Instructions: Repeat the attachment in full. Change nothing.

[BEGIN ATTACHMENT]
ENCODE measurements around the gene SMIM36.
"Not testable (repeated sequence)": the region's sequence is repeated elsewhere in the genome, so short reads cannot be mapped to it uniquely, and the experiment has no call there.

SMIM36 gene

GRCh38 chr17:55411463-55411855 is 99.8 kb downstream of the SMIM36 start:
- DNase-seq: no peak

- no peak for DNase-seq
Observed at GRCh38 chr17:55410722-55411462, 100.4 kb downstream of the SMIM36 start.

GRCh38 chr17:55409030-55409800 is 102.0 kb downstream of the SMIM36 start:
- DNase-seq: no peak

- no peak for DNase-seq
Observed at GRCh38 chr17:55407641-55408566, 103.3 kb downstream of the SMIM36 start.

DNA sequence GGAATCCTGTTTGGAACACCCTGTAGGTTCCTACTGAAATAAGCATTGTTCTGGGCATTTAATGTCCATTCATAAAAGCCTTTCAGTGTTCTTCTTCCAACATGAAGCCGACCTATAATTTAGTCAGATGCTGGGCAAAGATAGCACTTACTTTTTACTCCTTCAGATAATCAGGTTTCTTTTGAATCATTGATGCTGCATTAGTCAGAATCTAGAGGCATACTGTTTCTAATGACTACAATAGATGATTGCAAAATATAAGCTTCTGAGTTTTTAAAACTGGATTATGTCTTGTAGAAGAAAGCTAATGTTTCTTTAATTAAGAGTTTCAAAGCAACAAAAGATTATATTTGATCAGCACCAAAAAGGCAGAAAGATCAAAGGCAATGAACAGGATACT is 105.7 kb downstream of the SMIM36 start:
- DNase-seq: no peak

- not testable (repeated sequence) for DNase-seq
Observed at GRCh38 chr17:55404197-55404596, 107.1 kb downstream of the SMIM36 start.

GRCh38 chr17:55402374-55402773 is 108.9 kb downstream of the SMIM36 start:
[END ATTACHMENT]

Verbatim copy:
ENCODE measurements around the gene SMIM36.
"Not testable (repeated sequence)": the region's sequence is repeated elsewhere in the genome, so short reads cannot be mapped to it uniquely, and the experiment has no call there.

SMIM36 gene

GRCh38 chr17:55411463-55411855 is 99.8 kb downstream of the SMIM36 start:
- DNase-seq: no peak

- no peak for DNase-seq
Observed at GRCh38 chr17:55410722-55411462, 100.4 kb downstream of the SMIM36 start.

GRCh38 chr17:55409030-55409800 is 102.0 kb downstream of the SMIM36 start:
- DNase-seq: no peak

- no peak for DNase-seq
Observed at GRCh38 chr17:55407641-55408566, 103.3 kb downstream of the SMIM36 start.

DNA sequence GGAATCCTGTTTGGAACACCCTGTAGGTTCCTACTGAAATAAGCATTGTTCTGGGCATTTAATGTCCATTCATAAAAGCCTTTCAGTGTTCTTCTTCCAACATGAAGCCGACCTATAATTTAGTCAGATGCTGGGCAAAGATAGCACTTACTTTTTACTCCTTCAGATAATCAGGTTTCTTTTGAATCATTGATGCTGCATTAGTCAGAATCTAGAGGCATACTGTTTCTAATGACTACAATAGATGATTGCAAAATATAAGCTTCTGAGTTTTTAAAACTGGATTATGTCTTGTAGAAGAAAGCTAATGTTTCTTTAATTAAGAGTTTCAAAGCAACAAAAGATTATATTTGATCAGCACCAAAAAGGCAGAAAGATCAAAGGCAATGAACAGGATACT is 105.7 kb downstream of the SMIM36 start:
- DNase-seq: no peak

- not testable (repeated sequence) for DNase-seq
Observed at GRCh38 chr17:55404197-55404596, 107.1 kb downstream of the SMIM36 start.

GRCh38 chr17:55402374-55402773 is 108.9 kb downstream of the SMIM36 start: